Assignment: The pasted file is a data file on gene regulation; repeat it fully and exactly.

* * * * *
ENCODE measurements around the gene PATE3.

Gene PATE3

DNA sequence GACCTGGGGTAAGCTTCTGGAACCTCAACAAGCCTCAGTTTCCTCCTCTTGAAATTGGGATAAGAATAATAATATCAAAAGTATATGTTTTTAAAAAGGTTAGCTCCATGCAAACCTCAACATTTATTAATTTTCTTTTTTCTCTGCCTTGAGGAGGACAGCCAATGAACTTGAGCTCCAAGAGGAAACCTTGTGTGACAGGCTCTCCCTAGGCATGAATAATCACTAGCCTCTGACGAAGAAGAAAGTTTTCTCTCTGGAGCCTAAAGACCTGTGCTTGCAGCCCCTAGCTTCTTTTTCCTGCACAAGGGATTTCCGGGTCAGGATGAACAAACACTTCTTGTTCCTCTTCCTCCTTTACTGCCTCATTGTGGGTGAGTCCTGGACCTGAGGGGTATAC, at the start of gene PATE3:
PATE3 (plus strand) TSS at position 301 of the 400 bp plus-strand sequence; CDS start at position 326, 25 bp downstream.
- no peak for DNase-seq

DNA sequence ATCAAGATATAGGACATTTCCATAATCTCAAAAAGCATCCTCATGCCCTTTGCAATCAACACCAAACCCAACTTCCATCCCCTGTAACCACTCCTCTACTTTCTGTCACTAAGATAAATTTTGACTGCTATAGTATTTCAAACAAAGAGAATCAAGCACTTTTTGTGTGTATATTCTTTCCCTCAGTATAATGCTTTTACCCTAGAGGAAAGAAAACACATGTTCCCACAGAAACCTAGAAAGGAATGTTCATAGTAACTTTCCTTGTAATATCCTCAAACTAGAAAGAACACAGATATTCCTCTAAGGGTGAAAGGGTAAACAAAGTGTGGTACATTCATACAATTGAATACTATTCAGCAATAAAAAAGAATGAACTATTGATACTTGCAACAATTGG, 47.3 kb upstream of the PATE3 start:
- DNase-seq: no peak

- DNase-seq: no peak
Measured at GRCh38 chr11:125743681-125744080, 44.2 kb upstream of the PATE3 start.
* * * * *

ENCODE measurements around the gene PATE3.

Gene PATE3

DNA sequence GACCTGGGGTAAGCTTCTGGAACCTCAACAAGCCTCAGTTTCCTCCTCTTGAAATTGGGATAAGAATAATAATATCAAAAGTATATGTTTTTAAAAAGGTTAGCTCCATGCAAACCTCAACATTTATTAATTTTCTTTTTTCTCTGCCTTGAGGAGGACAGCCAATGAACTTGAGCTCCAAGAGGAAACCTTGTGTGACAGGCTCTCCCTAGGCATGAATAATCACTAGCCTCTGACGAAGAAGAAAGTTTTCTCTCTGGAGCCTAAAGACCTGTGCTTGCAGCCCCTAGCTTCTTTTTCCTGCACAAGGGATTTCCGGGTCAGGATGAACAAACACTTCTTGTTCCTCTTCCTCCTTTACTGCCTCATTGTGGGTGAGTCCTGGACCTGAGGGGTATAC, at the start of gene PATE3:
PATE3 (plus strand) TSS at position 301 of the 400 bp plus-strand sequence; CDS start at position 326, 25 bp downstream.
- no peak for DNase-seq

DNA sequence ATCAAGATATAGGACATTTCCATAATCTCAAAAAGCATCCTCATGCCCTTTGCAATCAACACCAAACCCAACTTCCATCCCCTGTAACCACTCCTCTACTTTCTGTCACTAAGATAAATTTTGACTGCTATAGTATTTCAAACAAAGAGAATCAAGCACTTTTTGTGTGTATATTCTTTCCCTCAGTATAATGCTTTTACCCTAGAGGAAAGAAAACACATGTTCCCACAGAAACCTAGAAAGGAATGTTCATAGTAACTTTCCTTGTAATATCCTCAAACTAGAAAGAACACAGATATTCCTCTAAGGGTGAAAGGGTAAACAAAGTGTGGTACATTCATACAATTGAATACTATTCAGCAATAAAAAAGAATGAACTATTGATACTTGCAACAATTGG, 47.3 kb upstream of the PATE3 start:
- DNase-seq: no peak

- DNase-seq: no peak
Measured at GRCh38 chr11:125743681-125744080, 44.2 kb upstream of the PATE3 start.